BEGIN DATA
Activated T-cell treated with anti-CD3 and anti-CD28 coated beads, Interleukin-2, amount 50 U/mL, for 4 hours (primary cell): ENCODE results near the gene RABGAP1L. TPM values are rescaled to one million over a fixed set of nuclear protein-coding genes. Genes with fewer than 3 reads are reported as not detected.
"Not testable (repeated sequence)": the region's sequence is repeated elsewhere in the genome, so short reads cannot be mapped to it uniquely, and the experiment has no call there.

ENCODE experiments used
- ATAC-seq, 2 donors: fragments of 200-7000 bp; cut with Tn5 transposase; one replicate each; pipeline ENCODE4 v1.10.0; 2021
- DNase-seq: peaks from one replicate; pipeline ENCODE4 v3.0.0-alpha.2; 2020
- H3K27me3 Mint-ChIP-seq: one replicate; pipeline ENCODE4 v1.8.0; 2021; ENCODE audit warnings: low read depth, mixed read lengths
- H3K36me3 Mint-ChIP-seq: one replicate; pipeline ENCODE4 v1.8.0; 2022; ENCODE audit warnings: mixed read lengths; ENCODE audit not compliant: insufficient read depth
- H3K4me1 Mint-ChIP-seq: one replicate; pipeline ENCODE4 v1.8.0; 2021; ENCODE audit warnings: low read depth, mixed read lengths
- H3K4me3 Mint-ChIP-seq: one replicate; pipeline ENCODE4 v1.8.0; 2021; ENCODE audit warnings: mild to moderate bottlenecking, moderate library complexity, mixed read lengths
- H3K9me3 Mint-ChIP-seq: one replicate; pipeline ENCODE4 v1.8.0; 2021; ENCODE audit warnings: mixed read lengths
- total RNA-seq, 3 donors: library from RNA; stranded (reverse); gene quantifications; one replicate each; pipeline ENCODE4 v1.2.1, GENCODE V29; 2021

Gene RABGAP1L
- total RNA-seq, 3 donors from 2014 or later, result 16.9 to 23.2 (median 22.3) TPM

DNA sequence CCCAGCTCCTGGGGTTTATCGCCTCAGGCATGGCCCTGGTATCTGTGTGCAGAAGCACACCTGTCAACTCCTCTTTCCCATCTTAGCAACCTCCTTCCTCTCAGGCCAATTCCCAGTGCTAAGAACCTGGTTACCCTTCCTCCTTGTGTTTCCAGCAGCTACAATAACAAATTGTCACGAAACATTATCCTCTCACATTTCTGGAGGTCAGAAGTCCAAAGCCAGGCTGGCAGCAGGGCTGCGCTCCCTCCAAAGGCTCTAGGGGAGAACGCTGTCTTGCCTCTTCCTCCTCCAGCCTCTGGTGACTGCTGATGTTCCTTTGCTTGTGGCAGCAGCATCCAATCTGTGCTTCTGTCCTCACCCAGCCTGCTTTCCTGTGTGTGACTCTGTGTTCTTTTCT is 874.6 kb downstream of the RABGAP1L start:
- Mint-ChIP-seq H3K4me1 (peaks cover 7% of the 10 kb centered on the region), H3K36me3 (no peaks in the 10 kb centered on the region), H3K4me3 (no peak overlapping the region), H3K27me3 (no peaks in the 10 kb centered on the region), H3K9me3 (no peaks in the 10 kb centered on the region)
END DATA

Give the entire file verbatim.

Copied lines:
Activated T-cell treated with anti-CD3 and anti-CD28 coated beads, Interleukin-2, amount 50 U/mL, for 4 hours (primary cell): ENCODE results near the gene RABGAP1L. TPM values are rescaled to one million over a fixed set of nuclear protein-coding genes. Genes with fewer than 3 reads are reported as not detected.
"Not testable (repeated sequence)": the region's sequence is repeated elsewhere in the genome, so short reads cannot be mapped to it uniquely, and the experiment has no call there.

ENCODE experiments used
- ATAC-seq, 2 donors: fragments of 200-7000 bp; cut with Tn5 transposase; one replicate each; pipeline ENCODE4 v1.10.0; 2021
- DNase-seq: peaks from one replicate; pipeline ENCODE4 v3.0.0-alpha.2; 2020
- H3K27me3 Mint-ChIP-seq: one replicate; pipeline ENCODE4 v1.8.0; 2021; ENCODE audit warnings: low read depth, mixed read lengths
- H3K36me3 Mint-ChIP-seq: one replicate; pipeline ENCODE4 v1.8.0; 2022; ENCODE audit warnings: mixed read lengths; ENCODE audit not compliant: insufficient read depth
- H3K4me1 Mint-ChIP-seq: one replicate; pipeline ENCODE4 v1.8.0; 2021; ENCODE audit warnings: low read depth, mixed read lengths
- H3K4me3 Mint-ChIP-seq: one replicate; pipeline ENCODE4 v1.8.0; 2021; ENCODE audit warnings: mild to moderate bottlenecking, moderate library complexity, mixed read lengths
- H3K9me3 Mint-ChIP-seq: one replicate; pipeline ENCODE4 v1.8.0; 2021; ENCODE audit warnings: mixed read lengths
- total RNA-seq, 3 donors: library from RNA; stranded (reverse); gene quantifications; one replicate each; pipeline ENCODE4 v1.2.1, GENCODE V29; 2021

Gene RABGAP1L
- total RNA-seq, 3 donors from 2014 or later, result 16.9 to 23.2 (median 22.3) TPM

DNA sequence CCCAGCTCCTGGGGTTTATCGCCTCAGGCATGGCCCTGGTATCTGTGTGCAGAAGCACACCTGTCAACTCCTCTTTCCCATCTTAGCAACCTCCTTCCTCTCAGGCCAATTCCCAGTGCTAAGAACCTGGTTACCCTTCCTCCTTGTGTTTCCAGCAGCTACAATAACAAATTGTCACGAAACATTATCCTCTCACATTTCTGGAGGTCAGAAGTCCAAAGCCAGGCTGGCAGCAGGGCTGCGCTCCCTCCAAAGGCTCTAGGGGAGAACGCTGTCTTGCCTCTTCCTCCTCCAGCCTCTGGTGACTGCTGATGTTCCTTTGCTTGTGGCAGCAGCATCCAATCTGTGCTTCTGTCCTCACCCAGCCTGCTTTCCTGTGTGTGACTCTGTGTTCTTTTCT is 874.6 kb downstream of the RABGAP1L start:
- Mint-ChIP-seq H3K4me1 (peaks cover 7% of the 10 kb centered on the region), H3K36me3 (no peaks in the 10 kb centered on the region), H3K4me3 (no peak overlapping the region), H3K27me3 (no peaks in the 10 kb centered on the region), H3K9me3 (no peaks in the 10 kb centered on the region)